Download VSLive Redmond SQL Server Workshop Materials

Visual Studio Live just wrapped up in Redmond, and it was a very successful conference. As promised, I’ve posted the slides and code for my SQL Server workshop for you to download. You can grab the stuff here:

http://bit.ly/VSL2011SQLRedmond

Thanks to the great crowd we had on Friday. You guys were a lot of fun, and now I’m looking forward to doing it again in Orlando in December!

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Received Microsoft 2011 MVP Award for SQL Server!

I’m extremely happy to announce that I’ve just earned Microsoft’s 2011 MVP (Most Valuable Professional) Award for SQL Server! My MVP profile is online at https://mvp.support.microsoft.com/profile/Lobel.

Microsoft recognizes independent software professionals who actively share their expertise and knowledge throughout the technical community with the MVP award. There are just over 4,000 MVPs worldwide, of which there are only 279 MVPs for SQL Server (as of October 2011). So it’s a great thrill and honor for me to join this very select group of dedicated individuals.

There’s nothing I enjoy more than helping other developers learn and grow, and that’s exactly what the MVP award is all about. So thanks to all of you out there for your readership, and I look forward to many more years of speaking and writing on SQL Server, .NET, and all things Microsoft!

Creating a Helpful Extension Method for XAML Visibility

Used recklessly, extension methods are potentially evil. But judiciously applied, they can be extremely helpful. In this short post (well, short for me), I’ll show you how to create an extension method for the bool class that will simplify your .NET code in XAML-based apps (either WPF or Silverlight). In particular, this extension method addresses the fact that the Visibility property of UI controls in XAML is not a Boolean (true/false) value (as has traditionally been the case for both Windows Forms and ASP.NET). Instead, it’s one of three possible enumerated constant values: Hidden, Collapsed, and Visible.

Visible obviously means “visible,” while both Hidden and Collapsed mean “invisible.” The difference between Hidden and Collapsed is merely whether or not the invisible control occupies blank space on the screen that it would occupy if it were visible. Collapsed consumes no space, while Hidden does.

It’s nice to have the three options, but in most cases you’ll find that you just need the two options Visible and Collapsed. If you’re setting visibility to XAML controls using these two enums, you’ve probably noticed that it’s just not as clean as it is with Windows Forms or ASP.NET controls. You typically already have a Boolean value—either as a simple variable, or an expression—that determines whether the control should be visible or not. You could use that value to enable or disable the control, as the IsEnabled property is also a Boolean, but you can’t assign it to the Visibility property because that property expects one of the three Visibility enumerations—not a Boolean. That’s frustrating, because from a UX (user experience) perspective, where these concepts are used to convey “availability” to the user, hiding/showing controls versus enabling/disabling them is a subtlety of UI design. So developers should be able to think (and code) freely in terms of Booleans for both IsEnabled and Visibility.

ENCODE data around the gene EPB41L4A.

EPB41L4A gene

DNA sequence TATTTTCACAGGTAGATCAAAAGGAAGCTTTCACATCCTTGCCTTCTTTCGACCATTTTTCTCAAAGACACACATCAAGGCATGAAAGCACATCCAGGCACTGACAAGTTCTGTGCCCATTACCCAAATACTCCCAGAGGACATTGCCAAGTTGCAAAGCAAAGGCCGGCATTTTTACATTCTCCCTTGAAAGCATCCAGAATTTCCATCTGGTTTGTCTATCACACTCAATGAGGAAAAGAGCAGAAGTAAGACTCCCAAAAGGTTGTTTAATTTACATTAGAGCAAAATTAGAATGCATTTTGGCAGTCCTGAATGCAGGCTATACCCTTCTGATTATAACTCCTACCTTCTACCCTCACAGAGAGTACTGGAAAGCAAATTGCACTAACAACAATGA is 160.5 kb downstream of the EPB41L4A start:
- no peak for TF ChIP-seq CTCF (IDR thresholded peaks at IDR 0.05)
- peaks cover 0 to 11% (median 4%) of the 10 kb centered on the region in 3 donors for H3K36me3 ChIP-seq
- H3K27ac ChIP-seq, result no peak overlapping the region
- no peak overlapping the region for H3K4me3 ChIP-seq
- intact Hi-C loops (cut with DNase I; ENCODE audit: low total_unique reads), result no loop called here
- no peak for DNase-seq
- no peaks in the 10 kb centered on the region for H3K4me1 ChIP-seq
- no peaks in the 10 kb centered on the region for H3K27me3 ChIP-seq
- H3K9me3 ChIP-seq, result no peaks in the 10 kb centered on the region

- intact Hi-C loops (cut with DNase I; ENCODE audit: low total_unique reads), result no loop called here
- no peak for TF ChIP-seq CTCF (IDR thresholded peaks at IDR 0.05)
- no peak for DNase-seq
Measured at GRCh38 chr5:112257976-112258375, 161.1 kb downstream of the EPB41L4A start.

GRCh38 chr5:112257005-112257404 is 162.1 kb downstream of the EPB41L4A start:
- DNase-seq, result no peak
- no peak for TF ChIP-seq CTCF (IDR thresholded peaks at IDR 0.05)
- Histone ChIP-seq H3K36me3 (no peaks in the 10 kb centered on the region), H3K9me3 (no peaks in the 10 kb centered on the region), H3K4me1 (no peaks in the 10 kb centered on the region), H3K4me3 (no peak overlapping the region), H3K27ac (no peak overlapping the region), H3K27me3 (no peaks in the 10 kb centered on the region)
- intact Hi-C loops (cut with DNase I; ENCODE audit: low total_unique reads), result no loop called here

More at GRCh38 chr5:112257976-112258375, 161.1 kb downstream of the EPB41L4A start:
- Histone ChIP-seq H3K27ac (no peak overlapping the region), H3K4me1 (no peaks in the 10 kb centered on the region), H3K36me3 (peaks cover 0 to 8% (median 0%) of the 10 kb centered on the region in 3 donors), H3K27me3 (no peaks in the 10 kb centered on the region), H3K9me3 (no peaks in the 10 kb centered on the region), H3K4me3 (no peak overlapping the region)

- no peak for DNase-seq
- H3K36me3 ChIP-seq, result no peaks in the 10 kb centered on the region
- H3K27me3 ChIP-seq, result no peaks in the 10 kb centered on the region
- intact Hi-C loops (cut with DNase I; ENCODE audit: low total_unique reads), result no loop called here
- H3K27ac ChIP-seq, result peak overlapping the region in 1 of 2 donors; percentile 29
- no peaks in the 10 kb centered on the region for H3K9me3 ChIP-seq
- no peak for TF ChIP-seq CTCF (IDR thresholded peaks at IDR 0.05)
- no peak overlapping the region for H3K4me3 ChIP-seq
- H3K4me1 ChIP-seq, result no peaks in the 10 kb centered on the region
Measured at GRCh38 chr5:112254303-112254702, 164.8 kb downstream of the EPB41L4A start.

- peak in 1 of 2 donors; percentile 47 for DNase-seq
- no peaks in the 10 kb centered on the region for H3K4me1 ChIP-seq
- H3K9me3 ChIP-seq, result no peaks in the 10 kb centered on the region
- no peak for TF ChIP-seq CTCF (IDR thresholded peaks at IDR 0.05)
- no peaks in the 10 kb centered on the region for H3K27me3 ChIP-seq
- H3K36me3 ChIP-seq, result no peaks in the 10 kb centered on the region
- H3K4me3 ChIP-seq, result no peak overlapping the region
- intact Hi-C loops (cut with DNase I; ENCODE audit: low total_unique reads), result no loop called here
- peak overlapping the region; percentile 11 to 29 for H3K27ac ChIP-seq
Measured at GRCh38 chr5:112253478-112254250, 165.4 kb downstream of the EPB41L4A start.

Consider the C# code to manipulate the Visibility and IsEnabled properties of a button control:

OpenCustomerButton.IsEnabled = false;
OpenCustomerButton.IsEnabled = true;
OpenCustomerButton.Visibility = Visibility.Collapsed;
OpenCustomerButton.Visibility = Visibility.Visible;

bool isAvailable = true;
OpenCustomerButton.IsEnabled = isAvailable;
OpenCustomerButton.Visibility = (isAvailable ? Visibility.Collapsed : Visibility.Visible);

// Set the button's visibility according another button's enabled/disabled state
OpenCustomerButton.Visibility = (ManageCustomersButton.IsEnabled ? Visibility.Visible : Visibility.Collapsed);

You can see that because Visibility takes the enum rather than a bool, it’s harder to work with than IsEnabled, and just isn’t as neat. But we can do something about this. How? By writing a simple (one-line!) extension method that adds a ToVisibility method to the bool class:

public static class BoolExtensions
{
  public static Visibility ToVisibility(this bool isVisible)
  {
    return (isVisible ? Visibility.Visible : Visibility.Collapsed);
  }
}

Now the same UI code is much easier to read and write:

OpenCustomerButton.IsEnabled = false;
OpenCustomerButton.IsEnabled = true;
OpenCustomerButton.Visibility = false.ToVisibility();
OpenCustomerButton.Visibility = true.ToVisibility();

bool isAvailable = true;
OpenCustomerButton.IsEnabled = isAvailable;
OpenCustomerButton.Visibility = isAvailable.ToVisibility();

// Set the button's visibility according to another button's enabled/disabled state
OpenCustomerButton.Visibility = ManageCustomersButton.IsEnabled.ToVisibility();

Like? Me too. Neatness counts!

It would be even better if we could instead extend every UIElement with a Boolean property called IsVisible, and embed the conversion logic bi-directionally in the property’s getter and setter. But, unfortunately, you cannot create extension properties in .NET, only extension methods. So extending bool with a ToVisibility method is the next best thing.

One more tip: Put the BoolExtensions class inside a common code namespace that all your XAML classes import, so ToVisibility is always available without needing to add an extra using statement.

Remember, abusing extension methods quickly leads to messy, buggy code. Instead, find appropriate uses for extension methods that yield cleaner, tighter code. That is all. 🙂